To work safely in the polar regions it is important to wear the right clothing and have the best equipment. Today we have a good understanding of how the human body works in the cold. With a knowledge also of the properties of certain materials we choose clothes made from a wide range of man-made and natural fabrics.
For polar clothing to work effectively it must:
- Keep the body warm, especially fingers and toes to avoid cold injury
- Allow perspiration to disperse
- Allow free movement
- Be comfortable whatever the weather
- protection from environmental challenges (from crush to cold injuries)
Experience has shown that the ‘layer method’ is the best way of achieving these needs over the range of environmental conditions in which BAS operates. The sub-Antarctic is cool and wet whilst the Antarctic continent is drier and very cold. In most circumstances several layers of lightweight clothes are better than one or two layers of thick, heavy clothes. The layers allow good ventilation, and at the same time the trapped air acts as good insulation against the cold.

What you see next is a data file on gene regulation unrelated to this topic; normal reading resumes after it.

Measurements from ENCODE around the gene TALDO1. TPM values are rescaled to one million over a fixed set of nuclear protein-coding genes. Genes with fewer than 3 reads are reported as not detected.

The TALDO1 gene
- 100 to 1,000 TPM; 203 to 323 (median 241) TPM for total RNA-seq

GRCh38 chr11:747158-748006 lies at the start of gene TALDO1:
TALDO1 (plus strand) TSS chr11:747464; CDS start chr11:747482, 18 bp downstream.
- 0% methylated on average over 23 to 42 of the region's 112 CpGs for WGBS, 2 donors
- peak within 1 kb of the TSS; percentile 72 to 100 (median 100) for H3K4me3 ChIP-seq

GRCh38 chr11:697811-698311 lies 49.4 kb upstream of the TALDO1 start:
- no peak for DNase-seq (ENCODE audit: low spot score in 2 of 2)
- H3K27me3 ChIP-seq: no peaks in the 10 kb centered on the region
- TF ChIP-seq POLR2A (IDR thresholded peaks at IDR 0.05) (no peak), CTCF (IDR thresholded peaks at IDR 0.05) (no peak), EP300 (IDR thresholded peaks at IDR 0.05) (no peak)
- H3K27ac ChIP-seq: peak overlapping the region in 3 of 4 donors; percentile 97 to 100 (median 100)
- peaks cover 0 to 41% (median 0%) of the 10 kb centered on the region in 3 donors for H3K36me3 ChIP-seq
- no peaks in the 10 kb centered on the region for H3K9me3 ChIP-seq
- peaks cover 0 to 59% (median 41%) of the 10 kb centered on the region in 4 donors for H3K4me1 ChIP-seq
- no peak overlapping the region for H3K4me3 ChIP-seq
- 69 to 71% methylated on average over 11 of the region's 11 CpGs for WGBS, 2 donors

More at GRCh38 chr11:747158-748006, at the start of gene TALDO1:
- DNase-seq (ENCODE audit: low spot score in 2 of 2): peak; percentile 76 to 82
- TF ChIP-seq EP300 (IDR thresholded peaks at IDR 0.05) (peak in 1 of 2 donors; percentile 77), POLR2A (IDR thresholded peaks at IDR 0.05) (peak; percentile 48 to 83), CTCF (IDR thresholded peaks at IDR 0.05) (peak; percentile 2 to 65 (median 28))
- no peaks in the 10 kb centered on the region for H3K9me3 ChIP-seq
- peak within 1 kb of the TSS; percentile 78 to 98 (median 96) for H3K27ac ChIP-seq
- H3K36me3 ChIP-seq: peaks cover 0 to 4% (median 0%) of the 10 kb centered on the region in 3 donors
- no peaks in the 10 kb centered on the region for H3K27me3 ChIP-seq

The number of layers can be adjusted according to how cold the temperature is and the activity of the wearer.
Footwear epitomises the variety of Antarctic activities and conditions. Double insulated mountaineering boots are used for skiing and work on rock. Knee-length “mukluks” provide very high thermal insulation in a layered range of materials that are efficient only when used on cold dry snow and which require drying out overnight, often in the apex of your tent. Steel-toed work boots are used around the stations where melting snow is a problem.
BAS polar clothing continues to evolve to take advantage of the latest designs and materials available.